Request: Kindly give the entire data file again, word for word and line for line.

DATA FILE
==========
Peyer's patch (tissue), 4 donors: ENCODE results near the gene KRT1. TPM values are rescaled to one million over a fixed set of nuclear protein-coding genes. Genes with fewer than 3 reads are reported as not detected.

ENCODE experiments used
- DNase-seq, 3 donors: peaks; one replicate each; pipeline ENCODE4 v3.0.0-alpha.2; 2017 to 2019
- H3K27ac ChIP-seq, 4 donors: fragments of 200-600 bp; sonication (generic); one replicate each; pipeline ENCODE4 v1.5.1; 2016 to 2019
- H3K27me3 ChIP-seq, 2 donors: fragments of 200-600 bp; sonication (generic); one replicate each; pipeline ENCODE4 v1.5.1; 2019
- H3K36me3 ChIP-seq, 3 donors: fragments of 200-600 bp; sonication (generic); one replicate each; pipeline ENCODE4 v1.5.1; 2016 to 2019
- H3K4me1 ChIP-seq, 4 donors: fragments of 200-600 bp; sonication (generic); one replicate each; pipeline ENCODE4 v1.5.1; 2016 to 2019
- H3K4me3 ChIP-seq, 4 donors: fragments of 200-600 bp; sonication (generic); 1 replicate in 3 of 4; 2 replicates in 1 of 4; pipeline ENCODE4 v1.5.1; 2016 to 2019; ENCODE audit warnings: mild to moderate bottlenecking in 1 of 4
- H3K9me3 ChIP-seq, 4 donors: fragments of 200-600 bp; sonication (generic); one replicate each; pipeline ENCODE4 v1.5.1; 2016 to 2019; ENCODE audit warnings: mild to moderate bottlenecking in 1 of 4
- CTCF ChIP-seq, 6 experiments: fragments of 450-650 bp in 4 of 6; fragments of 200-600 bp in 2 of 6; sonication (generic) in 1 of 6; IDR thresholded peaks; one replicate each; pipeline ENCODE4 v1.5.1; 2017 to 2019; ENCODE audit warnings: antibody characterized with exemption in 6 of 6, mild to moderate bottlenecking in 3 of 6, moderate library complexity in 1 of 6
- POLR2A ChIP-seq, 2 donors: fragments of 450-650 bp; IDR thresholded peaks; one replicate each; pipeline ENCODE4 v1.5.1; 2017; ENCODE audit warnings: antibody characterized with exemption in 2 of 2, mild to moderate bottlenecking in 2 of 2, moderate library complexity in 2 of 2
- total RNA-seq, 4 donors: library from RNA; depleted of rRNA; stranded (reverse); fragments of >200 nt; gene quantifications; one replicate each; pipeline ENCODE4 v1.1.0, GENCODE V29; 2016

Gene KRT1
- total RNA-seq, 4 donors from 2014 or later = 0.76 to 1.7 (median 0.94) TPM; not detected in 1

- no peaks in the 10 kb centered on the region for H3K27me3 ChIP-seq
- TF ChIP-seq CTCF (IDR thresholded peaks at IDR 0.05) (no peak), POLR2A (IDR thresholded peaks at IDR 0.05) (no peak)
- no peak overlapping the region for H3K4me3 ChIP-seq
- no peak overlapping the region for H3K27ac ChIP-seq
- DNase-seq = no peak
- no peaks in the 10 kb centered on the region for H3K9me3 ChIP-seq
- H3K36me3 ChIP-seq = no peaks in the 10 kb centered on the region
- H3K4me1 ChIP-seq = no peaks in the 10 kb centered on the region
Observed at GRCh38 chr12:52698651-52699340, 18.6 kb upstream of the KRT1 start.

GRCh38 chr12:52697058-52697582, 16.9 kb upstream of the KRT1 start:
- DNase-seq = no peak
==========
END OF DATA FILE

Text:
Peyer's patch (tissue), 4 donors: ENCODE results near the gene KRT1. TPM values are rescaled to one million over a fixed set of nuclear protein-coding genes. Genes with fewer than 3 reads are reported as not detected.

ENCODE experiments used
- DNase-seq, 3 donors: peaks; one replicate each; pipeline ENCODE4 v3.0.0-alpha.2; 2017 to 2019
- H3K27ac ChIP-seq, 4 donors: fragments of 200-600 bp; sonication (generic); one replicate each; pipeline ENCODE4 v1.5.1; 2016 to 2019
- H3K27me3 ChIP-seq, 2 donors: fragments of 200-600 bp; sonication (generic); one replicate each; pipeline ENCODE4 v1.5.1; 2019
- H3K36me3 ChIP-seq, 3 donors: fragments of 200-600 bp; sonication (generic); one replicate each; pipeline ENCODE4 v1.5.1; 2016 to 2019
- H3K4me1 ChIP-seq, 4 donors: fragments of 200-600 bp; sonication (generic); one replicate each; pipeline ENCODE4 v1.5.1; 2016 to 2019
- H3K4me3 ChIP-seq, 4 donors: fragments of 200-600 bp; sonication (generic); 1 replicate in 3 of 4; 2 replicates in 1 of 4; pipeline ENCODE4 v1.5.1; 2016 to 2019; ENCODE audit warnings: mild to moderate bottlenecking in 1 of 4
- H3K9me3 ChIP-seq, 4 donors: fragments of 200-600 bp; sonication (generic); one replicate each; pipeline ENCODE4 v1.5.1; 2016 to 2019; ENCODE audit warnings: mild to moderate bottlenecking in 1 of 4
- CTCF ChIP-seq, 6 experiments: fragments of 450-650 bp in 4 of 6; fragments of 200-600 bp in 2 of 6; sonication (generic) in 1 of 6; IDR thresholded peaks; one replicate each; pipeline ENCODE4 v1.5.1; 2017 to 2019; ENCODE audit warnings: antibody characterized with exemption in 6 of 6, mild to moderate bottlenecking in 3 of 6, moderate library complexity in 1 of 6
- POLR2A ChIP-seq, 2 donors: fragments of 450-650 bp; IDR thresholded peaks; one replicate each; pipeline ENCODE4 v1.5.1; 2017; ENCODE audit warnings: antibody characterized with exemption in 2 of 2, mild to moderate bottlenecking in 2 of 2, moderate library complexity in 2 of 2
- total RNA-seq, 4 donors: library from RNA; depleted of rRNA; stranded (reverse); fragments of >200 nt; gene quantifications; one replicate each; pipeline ENCODE4 v1.1.0, GENCODE V29; 2016

Gene KRT1
- total RNA-seq, 4 donors from 2014 or later = 0.76 to 1.7 (median 0.94) TPM; not detected in 1

- no peaks in the 10 kb centered on the region for H3K27me3 ChIP-seq
- TF ChIP-seq CTCF (IDR thresholded peaks at IDR 0.05) (no peak), POLR2A (IDR thresholded peaks at IDR 0.05) (no peak)
- no peak overlapping the region for H3K4me3 ChIP-seq
- no peak overlapping the region for H3K27ac ChIP-seq
- DNase-seq = no peak
- no peaks in the 10 kb centered on the region for H3K9me3 ChIP-seq
- H3K36me3 ChIP-seq = no peaks in the 10 kb centered on the region
- H3K4me1 ChIP-seq = no peaks in the 10 kb centered on the region
Observed at GRCh38 chr12:52698651-52699340, 18.6 kb upstream of the KRT1 start.

GRCh38 chr12:52697058-52697582, 16.9 kb upstream of the KRT1 start:
- DNase-seq = no peak